Try and Tear Me Down: Challenging Gender Binaries in Hedwig and the Angry Inch


On September 13, Hedwig put her wig back on the shelf as the curtain closed for the last time on the Broadway show Hedwig and the Angry Inch (no, not this Hedwig – this Hedwig). I shed many a glitter tear at the news. Hedwig as a show opened the floor to discussion about gender politics and how to more effectively challenge the gender binary than with a genderqueer punk rocker.

Some quick terminology before we proceed: I identify as genderfluid, which means I feel that I embody both the male and female genders. Genderfluid is one of the terms that falls under the genderqueer umbrella, that is, those who do not fit into the traditional societal gender binaries. Hedwig, as a character, also falls under this umbrella. Hedwig is usually plugged as a transwoman; however, John Cameron Mitchell, the creator of the “internationally ignored song stylist” has often said that she is, in fact, genderqueer. Hedwig’s gender can be actively speculated about for one reason and one reason only: she is a fictional character. If Hedwig was a real person, we would not have the right to speculate or project our thoughts or beliefs about gender onto her. If she was real, the whole debate would be settled because we could simply ask, “What is your gender? What are your pronouns?” Since that is not the case, the audience is only left to what the creator tells us and also various pieces of contextual evidence sprinkled throughout the show. I am not here, though, to argue the gender or identity of a fictional punk rock star of stage and screen (shameless “Wig in a Box” plug). What I am going to discuss is the fact that Hedwig has brought about a discussion regarding ambiguities in the gender binary that have seldom been addressed prior in such an arena as Broadway.

There are three things I love more than anything in this world: glitter, punk rock, and theater. Hedwig provides all three. Originally a smash off-Broadway musical in 1998 and then later a motion picture in 2001, I was late coming to the Hedwig party. It was not until Neil Patrick Harris’ triumphant return to Broadway that I heard about the show. With music and lyrics by Stephen Trask, the story follows Hedwig, a post-punk glam-rock East Berlin escapee, as she follows her much more successful ex-boyfriend, Tommy Gnosis, while he tours the country. Hedwig is a lovely bundle of gender play. If you are a femme presenting performer, like myself, the only real opportunity in theater to explore your masculine side is to play Yentl or maybe a select Shakespeare production. As much as I love Babs and the Bard respectively, it would not be a good look for me. Yitzhak (Hedwig’s husband) is woman playing a man who is a drag queen (did you keep up with the high amount of gender-flowy going on there?) This would give ample opportunity to explore all sides of gender. It also blurs the binary lines and creates a lovely shade of grey.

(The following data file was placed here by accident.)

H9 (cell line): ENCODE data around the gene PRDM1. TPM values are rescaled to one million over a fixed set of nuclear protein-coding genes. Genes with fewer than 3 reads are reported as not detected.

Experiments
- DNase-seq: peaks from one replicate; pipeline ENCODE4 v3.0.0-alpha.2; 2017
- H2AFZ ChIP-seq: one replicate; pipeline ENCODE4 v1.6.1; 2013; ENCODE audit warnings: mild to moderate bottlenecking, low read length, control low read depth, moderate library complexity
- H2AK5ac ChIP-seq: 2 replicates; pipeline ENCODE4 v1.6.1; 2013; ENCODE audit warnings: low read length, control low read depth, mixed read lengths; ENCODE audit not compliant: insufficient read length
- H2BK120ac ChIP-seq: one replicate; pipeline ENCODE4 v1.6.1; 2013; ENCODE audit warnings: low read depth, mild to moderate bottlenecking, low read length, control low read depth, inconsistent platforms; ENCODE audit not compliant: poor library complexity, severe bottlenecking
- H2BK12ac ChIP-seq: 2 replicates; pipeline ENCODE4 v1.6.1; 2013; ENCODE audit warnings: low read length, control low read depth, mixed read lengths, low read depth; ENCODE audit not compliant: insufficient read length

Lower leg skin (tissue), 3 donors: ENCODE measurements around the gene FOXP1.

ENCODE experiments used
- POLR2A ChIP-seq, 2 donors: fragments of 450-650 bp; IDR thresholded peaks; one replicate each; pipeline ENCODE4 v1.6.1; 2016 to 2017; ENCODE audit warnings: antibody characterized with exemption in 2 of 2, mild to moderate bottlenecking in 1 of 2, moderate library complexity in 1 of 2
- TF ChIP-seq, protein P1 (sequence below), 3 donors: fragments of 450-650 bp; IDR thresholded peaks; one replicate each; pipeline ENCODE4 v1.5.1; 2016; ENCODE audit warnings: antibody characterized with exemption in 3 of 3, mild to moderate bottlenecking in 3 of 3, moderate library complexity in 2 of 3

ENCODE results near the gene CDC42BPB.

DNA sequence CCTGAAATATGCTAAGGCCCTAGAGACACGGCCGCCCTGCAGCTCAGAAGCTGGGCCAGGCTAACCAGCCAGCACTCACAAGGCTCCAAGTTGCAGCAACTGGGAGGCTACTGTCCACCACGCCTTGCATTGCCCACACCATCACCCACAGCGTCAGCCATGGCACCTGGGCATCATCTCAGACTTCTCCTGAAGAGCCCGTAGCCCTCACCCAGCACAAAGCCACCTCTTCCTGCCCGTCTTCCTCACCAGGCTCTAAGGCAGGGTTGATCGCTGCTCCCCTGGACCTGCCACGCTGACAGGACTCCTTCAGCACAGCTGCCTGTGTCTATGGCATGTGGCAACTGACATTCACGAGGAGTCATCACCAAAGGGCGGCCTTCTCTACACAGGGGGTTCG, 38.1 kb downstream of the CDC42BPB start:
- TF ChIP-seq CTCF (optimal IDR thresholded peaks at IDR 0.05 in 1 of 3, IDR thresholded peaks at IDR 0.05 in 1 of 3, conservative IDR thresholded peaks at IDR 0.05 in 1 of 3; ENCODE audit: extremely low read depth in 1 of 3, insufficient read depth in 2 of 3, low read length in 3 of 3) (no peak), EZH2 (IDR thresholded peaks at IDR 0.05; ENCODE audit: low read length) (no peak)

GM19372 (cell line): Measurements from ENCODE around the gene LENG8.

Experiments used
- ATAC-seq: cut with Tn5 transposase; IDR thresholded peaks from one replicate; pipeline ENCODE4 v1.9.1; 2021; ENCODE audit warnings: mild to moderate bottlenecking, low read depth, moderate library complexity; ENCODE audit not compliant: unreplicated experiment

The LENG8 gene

Even subtracting the fact that this gives genderfluid performers opportunity to perform a part that is able to cater to all sides of their gender, Hedwig as a show opens a forum that is ripe for discussion about the gender binary. Hedwig, prior to her transition, was a self-proclaimed “slip of a girlyboy,” leading the audience to believe that she never truly fit into the binaries imposed upon her. Her transition is described in detail in the song “Angry Inch” which not only tells the story of her botched surgery which lead to her no longer having a penis but also left her with no vagina. Sex and gender are things that are often used interchangeably, but they are very different. Sex is what is assigned to a person at birth (anatomically based) whereas gender is an identity. All gender is an identity—there is nothing innate about it. Society has determined what is masculine and what is feminine; therefore, even cis people identify as a certain gender, they just happen to have their sex and gender match up. However, since people see gender and sex as synonymous, obsession with gender reassignment surgery is usually a hot topic of discussion.  Society is focused on the idea that the gender binary sync up with anatomical sex. One thing is clear: gender reassignment surgery is a very personal decision and is something that can only be left up to an individual person. Someone’s gender does not become invalid based upon their genitalia. Hedwig’s botched surgery left her with no genitalia, but it does not void her of her gender, whether that gender is genderqueer or transwoman. While the botched surgery causes her distress (whether that distress is dysphoria or not is up for discussion), it does not invalidate her as a character. She is a strong female character that has overcome a lot of adversity in her lifetime and no surgery would ever take that away.  

Hedwig is deeply insightful, honest and thoughtful; it wrestles with topics that are not easy, such as gender and love. While Hedwig as a character should not be viewed as a poster child for the queer community (she has her flaws, just as any well written character should), but as a show, it should be viewed as a discussion opener. What really defines male and female? Do these binaries affect how we love one another? In the end, though, it does not really matter because we are just trying to find where we connect with each other in the universe.

Leave a Reply

Fill in your details below or click an icon to log in: Logo

You are commenting using your account. Log Out /  Change )

Facebook photo

You are commenting using your Facebook account. Log Out /  Change )

Connecting to %s